People often want to make sure that they have put their affairs in order so they won’t put any extra stress on their family after their death. Some people find it easier to think about what will happen to their money and property than how they would like to be cared for at the end of their life, but both are important.
Why you might want to talk
Talking about the end of life can be very emotional, both for the person who is nearing the end of their life and for their friends and family. Your friend or relative may avoid talking about it because they:
don’t want to upset anyone
are superstitious – they think talking about it will make it happen
don’t want to be seen as morbid
assume you know their wishes
don’t know what their options are.
Don’t assume that there's no need to have the conversation because, for example, they think they don’t have anything to leave in a Will, or they have a particular faith so they’ll want to have a certain sort of funeral. It’s easy to overlook things or make wrong assumptions, so it’s good to talk things through to make sure you have a clear understanding of what they want. Discussing things out loud can be helpful for your friend or relative too, because they may be unsure of exactly what they want for themselves.
Talking things through can be a positive experience for both you and your friend or relative. The benefits of talking include that:
they'll feel in control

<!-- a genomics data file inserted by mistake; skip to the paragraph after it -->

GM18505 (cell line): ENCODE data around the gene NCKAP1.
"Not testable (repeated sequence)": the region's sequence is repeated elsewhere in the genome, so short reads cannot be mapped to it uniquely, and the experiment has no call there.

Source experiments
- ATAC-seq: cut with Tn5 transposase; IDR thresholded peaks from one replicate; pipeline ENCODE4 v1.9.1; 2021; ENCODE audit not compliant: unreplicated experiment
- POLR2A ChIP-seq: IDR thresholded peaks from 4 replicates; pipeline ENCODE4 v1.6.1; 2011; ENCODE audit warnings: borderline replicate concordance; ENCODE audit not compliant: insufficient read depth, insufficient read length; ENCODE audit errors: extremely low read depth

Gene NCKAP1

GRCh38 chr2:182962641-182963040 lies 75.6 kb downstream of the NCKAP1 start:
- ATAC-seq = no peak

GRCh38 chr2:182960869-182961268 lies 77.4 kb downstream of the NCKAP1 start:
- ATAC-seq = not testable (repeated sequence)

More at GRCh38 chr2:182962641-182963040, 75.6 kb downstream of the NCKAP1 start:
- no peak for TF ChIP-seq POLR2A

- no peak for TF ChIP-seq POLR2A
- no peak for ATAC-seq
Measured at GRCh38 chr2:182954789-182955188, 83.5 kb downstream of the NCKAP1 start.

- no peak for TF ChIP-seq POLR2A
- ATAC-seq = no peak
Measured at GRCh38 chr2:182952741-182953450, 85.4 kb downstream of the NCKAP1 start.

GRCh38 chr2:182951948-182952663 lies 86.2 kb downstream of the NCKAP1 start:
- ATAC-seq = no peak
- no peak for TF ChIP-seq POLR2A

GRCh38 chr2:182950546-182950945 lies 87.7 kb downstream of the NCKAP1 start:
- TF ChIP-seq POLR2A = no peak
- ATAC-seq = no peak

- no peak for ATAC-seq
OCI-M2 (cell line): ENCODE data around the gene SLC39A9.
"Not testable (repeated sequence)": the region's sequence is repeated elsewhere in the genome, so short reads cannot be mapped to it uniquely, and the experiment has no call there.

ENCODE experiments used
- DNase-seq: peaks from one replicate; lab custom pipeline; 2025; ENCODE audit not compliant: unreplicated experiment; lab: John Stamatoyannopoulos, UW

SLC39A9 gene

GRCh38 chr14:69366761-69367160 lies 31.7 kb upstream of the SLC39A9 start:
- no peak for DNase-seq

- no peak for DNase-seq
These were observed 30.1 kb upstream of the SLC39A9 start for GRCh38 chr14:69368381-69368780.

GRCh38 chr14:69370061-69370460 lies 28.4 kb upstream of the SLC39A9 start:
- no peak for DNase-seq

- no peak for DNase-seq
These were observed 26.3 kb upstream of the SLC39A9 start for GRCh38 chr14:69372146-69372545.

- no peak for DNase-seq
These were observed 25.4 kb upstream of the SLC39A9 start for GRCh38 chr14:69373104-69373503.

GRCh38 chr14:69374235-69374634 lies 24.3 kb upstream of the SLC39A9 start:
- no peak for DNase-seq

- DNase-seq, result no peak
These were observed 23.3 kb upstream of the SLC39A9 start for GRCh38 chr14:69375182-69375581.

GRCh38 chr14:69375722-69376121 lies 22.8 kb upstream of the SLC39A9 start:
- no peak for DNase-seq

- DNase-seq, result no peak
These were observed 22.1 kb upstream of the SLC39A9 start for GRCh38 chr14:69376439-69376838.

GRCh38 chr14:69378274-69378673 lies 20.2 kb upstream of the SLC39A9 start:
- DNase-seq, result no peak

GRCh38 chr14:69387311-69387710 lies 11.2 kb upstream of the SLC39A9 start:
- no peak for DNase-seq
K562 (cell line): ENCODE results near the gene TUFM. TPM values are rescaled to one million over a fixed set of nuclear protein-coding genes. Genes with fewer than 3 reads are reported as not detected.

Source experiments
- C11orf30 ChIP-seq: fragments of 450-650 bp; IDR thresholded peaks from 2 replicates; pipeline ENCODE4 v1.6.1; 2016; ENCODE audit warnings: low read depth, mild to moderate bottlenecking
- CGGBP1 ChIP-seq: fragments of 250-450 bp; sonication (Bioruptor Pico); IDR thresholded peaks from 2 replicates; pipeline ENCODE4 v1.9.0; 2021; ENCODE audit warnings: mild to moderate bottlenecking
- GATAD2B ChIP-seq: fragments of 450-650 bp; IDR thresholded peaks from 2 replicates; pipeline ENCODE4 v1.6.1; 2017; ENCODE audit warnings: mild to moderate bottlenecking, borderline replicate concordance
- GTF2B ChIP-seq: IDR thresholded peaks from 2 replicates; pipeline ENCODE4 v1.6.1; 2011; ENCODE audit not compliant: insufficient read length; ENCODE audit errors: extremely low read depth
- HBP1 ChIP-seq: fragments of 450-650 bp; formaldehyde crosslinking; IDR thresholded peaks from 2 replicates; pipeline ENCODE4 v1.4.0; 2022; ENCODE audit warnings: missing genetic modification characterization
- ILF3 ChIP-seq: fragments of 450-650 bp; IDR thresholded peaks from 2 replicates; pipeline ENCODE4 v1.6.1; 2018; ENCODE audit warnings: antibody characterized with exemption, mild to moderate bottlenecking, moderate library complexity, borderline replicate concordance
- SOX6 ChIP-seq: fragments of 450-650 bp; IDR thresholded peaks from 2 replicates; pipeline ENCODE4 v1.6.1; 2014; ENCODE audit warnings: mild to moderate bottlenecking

they'll have the relief of knowing that their wishes have been documented
you will know what they want and won't have to worry about getting it wrong
it helps family to feel involved
it can avoid stress and disagreement between family members if they have to make decisions on a relative’s behalf or after they’ve died.
We've done the whole lot, the Wills and everything else. Everybody is quite happy about it and we feel slightly relieved, if you like, that it's sorted. It has made us both feel easier.
How to start the conversation
You might not know how to begin talking about end-of-life planning. Use triggers to introduce the subject – talk about something that’s happened to someone you know, TV programmes or news items. Ask questions that encourage your friend or relative to think about what they truly want:
How would you feel in that situation?
Are there any treatments you wouldn’t want?
Have you thought about writing down what you want?
Listen carefully to what they have to say. You don’t have to focus on a worst-case scenario, because this may make your friend or relative feel uncomfortable and sad about the future. Instead, you can frame your questions in a way that focuses on what matters most to them.
I've written down what care I want, so that people know that's really what I want and they don't have the guilt or the worry. I don't know – it's something that shouldn't be thought about when you're 70. It should be thought about much earlier.
an advance decision (sometimes called an advanced directive in Scotland), which, if set up correctly, is legally binding and lets your friend or relative specify treatments they wouldn’t want to receive in certain circumstances. For example, they might want to say that if they were in a coma they wouldn’t want CPR if their heart stopped. Advance decisions would be used if your friend or relative lost mental capacity, which is the ability to make and communicate a decision when it needs to be made
an advance statement, which is a written statement of their wishes for their future care and treatment. It isn’t just about medical treatment – they can also include preferences about other matters, such as their daily routine and what food they like. It isn’t legally binding but anyone making decisions about a person's care would have to take it into account if that person lost mental capacity.